This comes as the federal government’s new found “hard choices are required” to halt the increase in “permanently temporary” migrants in Australia. These are people who have lived in the country for an extended period, but have no path to permanent residency or citizenship.
They included changes to help international students get jobs and stay in Australia, particularly those with “high potential”. It also recommended the federal government “review the drivers” to minimise the number of international students becoming “permanently temporary” migrants in the first place.
This will need the government to take a better look at the role universities and vocational colleges play in migration to ensure we have both a sustainable migration system and a thriving education sector.
The age of the temporary migrant
Temporary migrants have a visa allowing them to stay in Australia for an extended period, but they are not permanent migrants or Australian citizens. The recent migration review found the rise in “permanently temporary” visa holders “has caused harm” to Australia and migrants, noting both uncertainty and the “risk of migrant worker exploitation”.
The government has also committed to expanding for international graduates. These rights enable former students in certain courses to stay for a period after their course. This can range from 18 months to six years.
Why education providers are key
Education institutions play a vital role in driving the supply of temporary migrants. Enrolling in a university or vocational course can enable access to longer visas.
For example, enables young people from some countries to live and work in Australia for one year. By enrolling in certain courses, a much larger pool of people from more countries can access extended visas. These can effectively enable someone to stay in Australia for up to ten years.
So it is difficult to disentangle education decisions from migration decisions. In many ways, an international student is not just purchasing a course but also a multi-year visa.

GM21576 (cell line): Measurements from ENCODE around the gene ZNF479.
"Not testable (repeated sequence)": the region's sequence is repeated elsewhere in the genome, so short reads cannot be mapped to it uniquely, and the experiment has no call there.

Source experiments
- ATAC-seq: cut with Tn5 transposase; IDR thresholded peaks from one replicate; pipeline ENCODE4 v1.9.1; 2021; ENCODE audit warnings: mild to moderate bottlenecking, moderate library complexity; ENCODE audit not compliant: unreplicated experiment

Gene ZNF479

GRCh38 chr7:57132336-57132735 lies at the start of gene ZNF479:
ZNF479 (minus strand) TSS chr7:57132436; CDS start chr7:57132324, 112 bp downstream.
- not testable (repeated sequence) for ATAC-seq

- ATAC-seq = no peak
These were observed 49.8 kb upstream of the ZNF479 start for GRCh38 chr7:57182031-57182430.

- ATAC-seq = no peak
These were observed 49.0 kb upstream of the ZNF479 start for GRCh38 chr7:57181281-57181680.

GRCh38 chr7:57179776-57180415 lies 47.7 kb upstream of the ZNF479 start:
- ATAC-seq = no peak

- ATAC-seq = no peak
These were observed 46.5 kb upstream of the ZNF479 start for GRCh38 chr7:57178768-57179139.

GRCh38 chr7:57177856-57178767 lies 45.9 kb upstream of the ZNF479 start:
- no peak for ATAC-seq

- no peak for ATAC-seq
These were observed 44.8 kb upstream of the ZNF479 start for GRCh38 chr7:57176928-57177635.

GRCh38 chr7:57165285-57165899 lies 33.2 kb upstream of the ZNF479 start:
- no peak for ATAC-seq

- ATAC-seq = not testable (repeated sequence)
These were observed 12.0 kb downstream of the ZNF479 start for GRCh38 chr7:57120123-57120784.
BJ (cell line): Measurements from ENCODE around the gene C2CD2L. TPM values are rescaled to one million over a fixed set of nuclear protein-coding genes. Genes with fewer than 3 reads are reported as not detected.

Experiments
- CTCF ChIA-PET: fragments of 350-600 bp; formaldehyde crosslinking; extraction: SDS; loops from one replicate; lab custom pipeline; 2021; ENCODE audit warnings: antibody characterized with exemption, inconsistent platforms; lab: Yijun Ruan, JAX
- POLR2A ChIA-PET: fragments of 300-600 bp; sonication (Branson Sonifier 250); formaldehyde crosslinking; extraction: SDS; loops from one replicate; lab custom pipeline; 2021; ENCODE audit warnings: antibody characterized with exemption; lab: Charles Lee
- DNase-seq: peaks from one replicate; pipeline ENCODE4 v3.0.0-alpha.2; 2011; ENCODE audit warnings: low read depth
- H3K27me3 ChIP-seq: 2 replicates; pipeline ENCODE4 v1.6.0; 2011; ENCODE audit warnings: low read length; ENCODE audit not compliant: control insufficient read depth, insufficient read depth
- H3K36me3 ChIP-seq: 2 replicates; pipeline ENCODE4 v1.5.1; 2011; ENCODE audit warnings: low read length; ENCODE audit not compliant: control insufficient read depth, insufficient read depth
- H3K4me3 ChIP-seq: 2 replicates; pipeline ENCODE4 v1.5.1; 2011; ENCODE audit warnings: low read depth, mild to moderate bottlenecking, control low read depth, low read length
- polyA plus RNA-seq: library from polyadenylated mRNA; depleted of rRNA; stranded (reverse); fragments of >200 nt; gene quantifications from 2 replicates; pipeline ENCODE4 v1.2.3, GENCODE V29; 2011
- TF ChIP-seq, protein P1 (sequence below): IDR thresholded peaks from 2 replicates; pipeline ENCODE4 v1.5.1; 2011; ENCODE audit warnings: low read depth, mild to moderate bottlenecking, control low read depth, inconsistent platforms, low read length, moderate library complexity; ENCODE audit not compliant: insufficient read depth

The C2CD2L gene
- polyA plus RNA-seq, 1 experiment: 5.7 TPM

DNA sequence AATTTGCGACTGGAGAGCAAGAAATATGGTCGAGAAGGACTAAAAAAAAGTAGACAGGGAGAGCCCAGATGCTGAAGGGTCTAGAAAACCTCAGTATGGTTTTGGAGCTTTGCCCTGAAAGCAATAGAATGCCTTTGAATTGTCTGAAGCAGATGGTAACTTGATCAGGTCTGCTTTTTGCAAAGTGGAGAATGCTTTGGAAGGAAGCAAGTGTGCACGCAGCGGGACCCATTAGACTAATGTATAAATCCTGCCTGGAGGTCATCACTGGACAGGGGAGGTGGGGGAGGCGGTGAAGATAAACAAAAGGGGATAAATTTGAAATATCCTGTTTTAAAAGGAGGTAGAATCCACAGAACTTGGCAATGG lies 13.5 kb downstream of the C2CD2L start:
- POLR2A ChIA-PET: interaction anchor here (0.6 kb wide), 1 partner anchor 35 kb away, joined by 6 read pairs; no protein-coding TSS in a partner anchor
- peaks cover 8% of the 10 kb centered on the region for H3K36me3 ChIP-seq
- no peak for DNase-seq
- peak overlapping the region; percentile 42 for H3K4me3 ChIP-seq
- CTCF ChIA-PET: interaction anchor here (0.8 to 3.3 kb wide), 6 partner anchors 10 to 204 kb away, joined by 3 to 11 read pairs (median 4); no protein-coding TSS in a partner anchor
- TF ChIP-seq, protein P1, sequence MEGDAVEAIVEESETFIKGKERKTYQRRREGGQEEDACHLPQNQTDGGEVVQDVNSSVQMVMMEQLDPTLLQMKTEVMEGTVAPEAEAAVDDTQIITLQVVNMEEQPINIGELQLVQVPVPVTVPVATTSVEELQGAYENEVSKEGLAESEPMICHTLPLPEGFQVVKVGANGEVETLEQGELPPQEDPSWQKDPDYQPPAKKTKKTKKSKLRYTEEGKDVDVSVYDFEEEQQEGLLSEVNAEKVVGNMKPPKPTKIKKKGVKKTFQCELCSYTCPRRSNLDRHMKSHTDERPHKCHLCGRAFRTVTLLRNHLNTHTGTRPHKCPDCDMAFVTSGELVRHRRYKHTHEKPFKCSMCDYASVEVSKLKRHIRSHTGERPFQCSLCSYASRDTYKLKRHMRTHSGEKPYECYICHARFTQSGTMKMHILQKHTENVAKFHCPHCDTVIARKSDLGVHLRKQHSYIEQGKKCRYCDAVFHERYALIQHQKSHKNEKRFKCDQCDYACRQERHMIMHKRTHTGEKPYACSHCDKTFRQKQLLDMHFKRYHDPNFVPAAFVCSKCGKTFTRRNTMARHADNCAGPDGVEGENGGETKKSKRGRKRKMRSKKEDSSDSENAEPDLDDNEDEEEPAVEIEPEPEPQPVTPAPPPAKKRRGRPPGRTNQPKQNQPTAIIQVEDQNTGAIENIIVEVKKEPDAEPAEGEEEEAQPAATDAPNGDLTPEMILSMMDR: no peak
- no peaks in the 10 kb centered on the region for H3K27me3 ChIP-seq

Our education institutions benefit from this arrangement. Courses that are most popular are those that entitle students to post-study visas or are aligned to . Arguably, pathways to temporary and permanent migration drive many enrolments.
A university can also receive two to three times the amount of money for an international student compared to a domestic student.
The benefits of international students are not shared
Australian students benefit from this arrangement too. It means our education institutions have more resources and better facilities.
In the vocational education and training sector, the concentration of international students is even more stark.
Mitchell Institute analysis shows in 2021, of the ten vocational institutions with the highest international enrolments, nine were private colleges who catered largely to international students. In five of these colleges, 100% of enrolments were international students. These enrolments are largely in courses such as business, cookery and hospitality.
This means Australian students in our already underfunded vocational sector are missing out on the benefits international education brings.
Time for another look
The migration review has highlighted how the increase in temporary migrants is a by-product of this growth. If we want to gain more control over the total pool of migrants, we need to examine the role of universities and vocational colleges.
These may not be easy discussions to have. But they can begin by more closely examining the role of education institutions in the migration process. This could include better using these universities and vocational colleges in the process to identify “high potential” international students the migration review says Australia should aim to keep.
Meanwhile, international students remain vital to the health of our education system. We need more targeted policies to ensure the benefits of international education go to the parts of the education system that need it the most.